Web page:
He flew his flag initially from the 74-gun HMS Orion, followed by the 74-gun HMS Vanguard and the 64-gun HMS Dictator.[14] After a brief return to Britain in January 1809, he returned to the Baltic in March 1809 aboard the 64-gun HMS Stately, where he spent most of the year.[14] He returned to Britain in December, and in February 1810 was obliged to strike his flag owing to his poor health.[10][14] He was knighted on 24 June 1813 and authorised to accept the award of the Swedish Order of the Sword.[10][11] He was advanced to a vice-admiral on 4 December 1813.[10][11] He died at Twyford Lodge, Hampshire, the home of his brother, on 13 June 1825.[10][11][15]

Notes[edit]

  1. ^  "Bertie, Thomas". Dictionary of National Biography. London: Smith, Elder & Co. 1885–1900. 
  2. ^ a b c d e f g h i j k l m n o p q Tracy. Who's who in Nelson's Navy. p. 37. 
  3. ^ a b c d e The Annual Biography and Obituary. p. 367. 
  4. ^ a b Sugden. Nelson — A Dream of Glory. p. 84. 
  5. ^ a b c d e f g "Bertie, Sir Thomas (1758-1825)". Dictionary of National Biography. 1885. p. 409. 
  6. ^ a b c The Annual Biography and Obituary. p. 368. 
  7. ^ a b The Annual Biography and Obituary. p. 369.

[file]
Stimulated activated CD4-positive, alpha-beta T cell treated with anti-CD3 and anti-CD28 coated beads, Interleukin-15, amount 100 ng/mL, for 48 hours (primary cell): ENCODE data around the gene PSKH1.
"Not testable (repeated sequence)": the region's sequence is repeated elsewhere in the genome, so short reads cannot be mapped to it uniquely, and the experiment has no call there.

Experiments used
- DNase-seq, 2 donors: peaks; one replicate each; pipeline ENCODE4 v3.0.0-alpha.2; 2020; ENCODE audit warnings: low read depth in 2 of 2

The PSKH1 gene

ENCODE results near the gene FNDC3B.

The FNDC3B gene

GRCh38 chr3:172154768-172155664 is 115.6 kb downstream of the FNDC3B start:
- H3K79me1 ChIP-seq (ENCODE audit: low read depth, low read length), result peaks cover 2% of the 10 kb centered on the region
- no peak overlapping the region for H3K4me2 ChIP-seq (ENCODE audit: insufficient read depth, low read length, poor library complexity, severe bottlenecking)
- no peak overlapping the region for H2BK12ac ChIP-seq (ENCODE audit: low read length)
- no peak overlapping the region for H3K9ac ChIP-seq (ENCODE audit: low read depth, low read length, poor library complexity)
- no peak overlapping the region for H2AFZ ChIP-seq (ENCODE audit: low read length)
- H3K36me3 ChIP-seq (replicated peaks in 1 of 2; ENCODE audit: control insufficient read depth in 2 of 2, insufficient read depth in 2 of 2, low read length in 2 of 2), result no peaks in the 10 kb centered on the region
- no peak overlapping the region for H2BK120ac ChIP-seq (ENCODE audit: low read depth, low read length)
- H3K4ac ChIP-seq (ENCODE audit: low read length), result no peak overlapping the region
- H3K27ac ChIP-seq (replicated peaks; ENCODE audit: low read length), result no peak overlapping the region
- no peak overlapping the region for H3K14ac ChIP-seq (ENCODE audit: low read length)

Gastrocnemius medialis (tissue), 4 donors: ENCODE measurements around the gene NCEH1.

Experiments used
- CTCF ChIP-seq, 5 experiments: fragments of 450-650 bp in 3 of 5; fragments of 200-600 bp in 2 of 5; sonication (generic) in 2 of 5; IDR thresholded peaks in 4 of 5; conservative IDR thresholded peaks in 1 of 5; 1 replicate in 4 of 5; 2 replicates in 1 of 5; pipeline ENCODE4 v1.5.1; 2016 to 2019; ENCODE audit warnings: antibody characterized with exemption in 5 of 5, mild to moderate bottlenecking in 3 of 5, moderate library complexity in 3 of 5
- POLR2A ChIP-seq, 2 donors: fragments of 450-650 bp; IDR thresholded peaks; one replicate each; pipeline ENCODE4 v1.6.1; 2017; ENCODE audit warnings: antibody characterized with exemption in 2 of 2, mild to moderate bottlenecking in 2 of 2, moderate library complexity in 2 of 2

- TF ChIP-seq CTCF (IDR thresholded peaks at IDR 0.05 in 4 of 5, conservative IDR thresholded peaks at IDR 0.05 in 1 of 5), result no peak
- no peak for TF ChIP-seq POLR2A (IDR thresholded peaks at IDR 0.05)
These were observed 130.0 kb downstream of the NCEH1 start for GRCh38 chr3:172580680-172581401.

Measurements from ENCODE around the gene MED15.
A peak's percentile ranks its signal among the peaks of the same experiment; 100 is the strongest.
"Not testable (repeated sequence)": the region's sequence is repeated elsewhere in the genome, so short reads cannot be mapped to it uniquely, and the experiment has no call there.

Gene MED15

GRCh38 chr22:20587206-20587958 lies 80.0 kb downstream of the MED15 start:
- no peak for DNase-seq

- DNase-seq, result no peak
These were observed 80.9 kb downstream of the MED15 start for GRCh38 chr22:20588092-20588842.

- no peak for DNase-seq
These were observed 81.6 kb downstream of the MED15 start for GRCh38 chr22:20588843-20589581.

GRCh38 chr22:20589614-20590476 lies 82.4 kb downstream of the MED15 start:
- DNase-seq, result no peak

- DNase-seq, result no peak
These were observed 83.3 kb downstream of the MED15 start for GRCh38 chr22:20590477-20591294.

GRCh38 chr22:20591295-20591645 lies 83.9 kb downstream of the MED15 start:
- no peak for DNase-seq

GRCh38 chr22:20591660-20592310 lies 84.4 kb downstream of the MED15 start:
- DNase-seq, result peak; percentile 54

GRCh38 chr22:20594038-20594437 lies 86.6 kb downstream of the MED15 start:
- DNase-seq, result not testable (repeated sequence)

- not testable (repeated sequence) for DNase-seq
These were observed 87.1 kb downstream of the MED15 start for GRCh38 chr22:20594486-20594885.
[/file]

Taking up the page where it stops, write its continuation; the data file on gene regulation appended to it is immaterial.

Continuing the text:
8. ^ Winfield. British Warships of the Age of Sail. p. 130. 
  9. ^ Winfield. British Warships of the Age of Sail. p. 101. 
  10. ^ a b c d e f g h i j k Tracy. Who's who in Nelson's Navy. p. 38. 
  11. ^ a b c d e f g h i "Bertie, Sir Thomas (1758-1825)". Dictionary of National Biography. 1885. p. 410. 
  12. ^ a b c d e f g The Annual Biography and Obituary. p. 370. 
  13. ^ a b c d e f g h The Annual Biography and Obituary. p. 371. 
  14. ^ a b c d The Annual Biography and Obituary. p. 372. 
  15. ^ The Annual Biography and Obituary. p. 373. 

References[edit]

  • The Annual Biography and Obituary 10. Longman, Rees, Orme, Brown and Green. 1826. 
  • Sugden, John (2004). Nelson — A Dream of Glory. London: Jonathan Cape. ISBN 0-224-06097-X. 
  • Tracy, Nicholas (2006). Who's who in Nelson's Navy: 200 Naval Heroes. London: Chatham Publishing. ISBN 1-86176-244-5. 
  • Winfield, Rif (2007). British Warships of the Age of Sail 1794–1817: Design, Construction, Careers and Fates. Seaforth. ISBN 1-86176-246-1.